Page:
Christian culture itself protects its hypocrites

The situation gets worse, though, when we consider how Christian culture protects its worst hypocrites. Christians live in a culture that condemns them for speaking out too much against fellow Christians. So when an ex-Christian even brings up the problem or tries to talk about the damage Christians do and have done, most Christian listeners’ response is usually to lash out at those who left the religion. Or worse, they try to coax, shame, or manipulate ex-Christians into returning.

What they do not try to do is fix the problem that touched off these departures in the first place. And if a pew-warming Christian tries to talk about it, well, that’s why their god made people so vulnerable to gaslighting and silencing tactics, right?

This song and dance keeps the focus off the system itself. It stops Christians from examining their culture and beliefs too closely.

And hopefully nobody will notice the big, glaring problem with the mindset behind the accusation itself.

Christians are using this accusation as an excuse

Christians do not actually care about the endemic proliferation of Bad Christians in their ranks. They don’t ultimately care that these Christians are, according to their own evaluation, destroying people’s faith, driving them away from the church body itself, and ultimately damning them to Hell.

So yes, Christians might know on some level that Bad Christians infest their religion. But they’re not really interested in doing more about it than using them as an accusation against others. Here’s how you can tell:

They aren’t doing a damned thing about the problem they themselves have defined as serious enough to cause brothers and sisters to stumble, which even the Bible condemns in the most serious terms.

The only time Christians seem concerned about these awful Christians is when they need to accuse someone of being unduly influenced by them.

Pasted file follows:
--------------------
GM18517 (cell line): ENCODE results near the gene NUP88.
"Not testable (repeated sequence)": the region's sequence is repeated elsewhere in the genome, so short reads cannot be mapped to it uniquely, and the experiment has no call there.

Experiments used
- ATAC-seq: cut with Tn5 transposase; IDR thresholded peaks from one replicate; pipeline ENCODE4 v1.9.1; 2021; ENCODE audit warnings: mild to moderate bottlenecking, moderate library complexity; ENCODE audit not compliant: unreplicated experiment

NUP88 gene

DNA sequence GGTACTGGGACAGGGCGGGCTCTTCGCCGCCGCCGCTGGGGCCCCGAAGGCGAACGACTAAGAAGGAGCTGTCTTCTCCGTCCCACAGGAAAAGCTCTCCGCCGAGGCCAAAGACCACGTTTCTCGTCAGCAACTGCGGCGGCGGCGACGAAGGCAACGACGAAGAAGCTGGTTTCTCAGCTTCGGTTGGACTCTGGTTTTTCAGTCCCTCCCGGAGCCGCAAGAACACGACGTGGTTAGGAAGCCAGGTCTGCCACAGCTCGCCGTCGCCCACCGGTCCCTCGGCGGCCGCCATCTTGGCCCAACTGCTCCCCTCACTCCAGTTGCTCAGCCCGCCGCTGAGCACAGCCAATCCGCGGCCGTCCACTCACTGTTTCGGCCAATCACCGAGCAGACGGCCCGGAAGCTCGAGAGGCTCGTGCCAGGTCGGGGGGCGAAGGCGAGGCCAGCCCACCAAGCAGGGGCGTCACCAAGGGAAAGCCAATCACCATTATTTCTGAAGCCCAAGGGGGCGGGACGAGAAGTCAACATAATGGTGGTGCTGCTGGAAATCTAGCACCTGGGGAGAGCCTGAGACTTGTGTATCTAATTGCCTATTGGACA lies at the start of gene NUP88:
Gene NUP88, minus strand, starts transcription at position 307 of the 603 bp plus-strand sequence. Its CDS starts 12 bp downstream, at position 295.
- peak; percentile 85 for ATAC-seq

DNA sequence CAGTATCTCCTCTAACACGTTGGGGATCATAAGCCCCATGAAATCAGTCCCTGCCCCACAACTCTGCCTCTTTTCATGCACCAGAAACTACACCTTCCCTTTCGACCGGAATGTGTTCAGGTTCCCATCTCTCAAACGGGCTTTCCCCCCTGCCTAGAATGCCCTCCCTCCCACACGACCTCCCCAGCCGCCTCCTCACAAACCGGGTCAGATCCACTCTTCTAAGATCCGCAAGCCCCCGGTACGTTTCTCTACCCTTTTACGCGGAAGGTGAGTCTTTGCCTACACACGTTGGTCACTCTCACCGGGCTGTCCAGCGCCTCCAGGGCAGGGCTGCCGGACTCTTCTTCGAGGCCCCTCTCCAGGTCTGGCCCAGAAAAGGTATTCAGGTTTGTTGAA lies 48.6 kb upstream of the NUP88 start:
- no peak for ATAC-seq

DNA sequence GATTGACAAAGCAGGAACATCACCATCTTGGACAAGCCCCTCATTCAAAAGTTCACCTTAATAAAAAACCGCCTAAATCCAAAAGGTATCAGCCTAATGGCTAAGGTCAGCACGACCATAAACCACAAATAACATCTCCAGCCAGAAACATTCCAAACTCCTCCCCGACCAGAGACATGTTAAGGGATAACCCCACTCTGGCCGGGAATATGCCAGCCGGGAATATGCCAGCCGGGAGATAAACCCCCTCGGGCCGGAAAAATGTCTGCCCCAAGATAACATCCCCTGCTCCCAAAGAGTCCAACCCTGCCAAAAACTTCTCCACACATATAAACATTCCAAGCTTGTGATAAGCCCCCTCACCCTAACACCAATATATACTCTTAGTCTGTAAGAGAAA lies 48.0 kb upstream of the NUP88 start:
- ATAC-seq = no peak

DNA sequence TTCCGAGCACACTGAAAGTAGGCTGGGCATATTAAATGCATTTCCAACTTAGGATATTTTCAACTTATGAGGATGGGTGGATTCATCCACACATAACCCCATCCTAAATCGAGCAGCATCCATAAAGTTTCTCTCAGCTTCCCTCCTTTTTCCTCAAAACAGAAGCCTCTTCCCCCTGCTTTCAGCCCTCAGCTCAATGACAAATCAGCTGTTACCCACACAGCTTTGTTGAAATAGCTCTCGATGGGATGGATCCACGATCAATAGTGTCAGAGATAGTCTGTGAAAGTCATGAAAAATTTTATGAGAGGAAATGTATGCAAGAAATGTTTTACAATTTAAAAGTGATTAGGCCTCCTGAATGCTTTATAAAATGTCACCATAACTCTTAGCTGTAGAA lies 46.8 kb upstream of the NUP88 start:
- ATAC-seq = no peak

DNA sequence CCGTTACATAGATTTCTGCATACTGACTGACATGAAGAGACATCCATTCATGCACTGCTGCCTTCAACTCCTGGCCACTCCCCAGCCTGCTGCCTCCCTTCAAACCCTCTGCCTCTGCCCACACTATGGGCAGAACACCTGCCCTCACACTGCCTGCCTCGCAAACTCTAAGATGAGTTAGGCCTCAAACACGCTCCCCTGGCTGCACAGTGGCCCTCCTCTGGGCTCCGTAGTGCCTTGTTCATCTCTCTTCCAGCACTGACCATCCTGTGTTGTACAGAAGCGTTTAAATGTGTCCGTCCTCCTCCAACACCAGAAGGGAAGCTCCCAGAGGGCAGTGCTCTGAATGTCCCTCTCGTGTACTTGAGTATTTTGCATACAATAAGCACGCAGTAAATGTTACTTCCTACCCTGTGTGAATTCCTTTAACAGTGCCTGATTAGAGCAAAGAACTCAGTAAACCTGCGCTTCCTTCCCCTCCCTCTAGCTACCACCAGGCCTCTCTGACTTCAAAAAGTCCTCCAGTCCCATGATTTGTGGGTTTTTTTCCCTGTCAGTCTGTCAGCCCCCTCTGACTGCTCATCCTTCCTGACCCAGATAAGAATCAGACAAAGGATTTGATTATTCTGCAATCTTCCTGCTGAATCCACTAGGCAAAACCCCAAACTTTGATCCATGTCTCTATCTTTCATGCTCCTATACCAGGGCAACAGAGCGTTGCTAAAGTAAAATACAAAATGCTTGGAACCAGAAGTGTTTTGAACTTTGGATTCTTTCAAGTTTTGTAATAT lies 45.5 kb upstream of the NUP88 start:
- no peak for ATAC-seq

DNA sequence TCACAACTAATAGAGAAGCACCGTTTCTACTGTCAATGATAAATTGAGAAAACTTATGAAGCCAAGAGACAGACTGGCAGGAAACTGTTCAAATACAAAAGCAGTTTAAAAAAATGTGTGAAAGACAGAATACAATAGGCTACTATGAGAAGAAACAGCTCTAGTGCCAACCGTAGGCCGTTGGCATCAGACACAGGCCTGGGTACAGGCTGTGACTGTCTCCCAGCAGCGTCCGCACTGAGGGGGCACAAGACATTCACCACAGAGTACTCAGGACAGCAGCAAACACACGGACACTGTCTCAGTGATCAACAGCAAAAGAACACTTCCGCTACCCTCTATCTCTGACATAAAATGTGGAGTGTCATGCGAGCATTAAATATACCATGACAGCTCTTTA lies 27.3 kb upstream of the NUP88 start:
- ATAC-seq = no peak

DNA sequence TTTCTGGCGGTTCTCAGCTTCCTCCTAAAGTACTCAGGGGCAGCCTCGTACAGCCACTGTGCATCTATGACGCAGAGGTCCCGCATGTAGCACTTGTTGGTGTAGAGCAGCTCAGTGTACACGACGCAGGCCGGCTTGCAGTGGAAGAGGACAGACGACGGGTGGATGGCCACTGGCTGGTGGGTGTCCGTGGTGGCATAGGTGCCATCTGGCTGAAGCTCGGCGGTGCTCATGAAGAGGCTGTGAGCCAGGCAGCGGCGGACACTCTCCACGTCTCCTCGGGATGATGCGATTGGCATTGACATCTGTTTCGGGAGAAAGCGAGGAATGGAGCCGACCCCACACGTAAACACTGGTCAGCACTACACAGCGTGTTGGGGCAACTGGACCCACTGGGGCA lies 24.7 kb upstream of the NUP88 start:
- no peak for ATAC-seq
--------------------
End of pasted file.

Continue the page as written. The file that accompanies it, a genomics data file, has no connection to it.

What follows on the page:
Christians are totally fine with having loads of Bad Christians around

As a group and across all levels of Christian leadership, Christians do not look for, bring into line, or drive out the people they think are hypocrites. Christians fail to act even after people complain about hypocrites or their hypocrites are exposed in some glaring, unmistakable, and dramatic fashion. 

As an example, Ed Stetzer of the Southern Baptist Convention was quite content to have all kinds of false Christians in his churches for years. He only got fussy about them because he was convinced that the Christians leaving his churches were all Christians-in-name-only (CINO) and hypocrites.

(2022 note: It’s funny how poorly that accusation aged. Stetzer maintained for years that TRUE CHRISTIANS™ were the ones staying. He tacitly dropped that talking point a while ago. But I’m sure he still believes it in his heart of hearts. Old talking points don’t ever die, not even when completely refuted. They just get replaced by newer ones.) 

One certainly doesn’t hear about pastors throwing out hypocrites on the regular or anything, either. I bet quite a few of the most toxic Christians in evangelicalism also happen to be the biggest donors to their churches. No way, no how would a pastor endanger his bottom line by calling them out!

That said, Christians have a demand for us here

But the situation gets even worse:

These accusers’ stated non-solution to the problem of Bad Christians is for heathens to excuse and overlook their existence. Worse, Christians want us to put ourselves (back) into harm’s way by exposing ourselves to people that our accusers themselves have implicitly agreed are problematic enough that any sane person should want to avoid their presence.

When Christians’ solution to a given problem is “shut up and let yourself get victimized (again),” that tells me where their priorities are. They want to stop being reminded of this serious, glaring inconsistency in their witness, and they want to stop hearing our objections to their religious claims. They want their Happy Christian Society illusion.

Above all, they want everything in their gauzy, fuzzy little bubble to stay cozy and bright.

And they don’t care if their comfort and smugness comes at the expense of all the victims of all of these Christians.

How to tell when Christians start taking Bad Christians seriously

If Christians really cared about Bad Christians, they wouldn’t be (erroneously) blaming non-believers for supposedly rejecting Christianity because of them. Instead, they would be fixing the problem! But as it stands, their hypocrites are just too excellent of a scapegoat. They represent far too wonderful and perfect of a way to reframe unpleasant truths in a way that these Christians can actually overcome.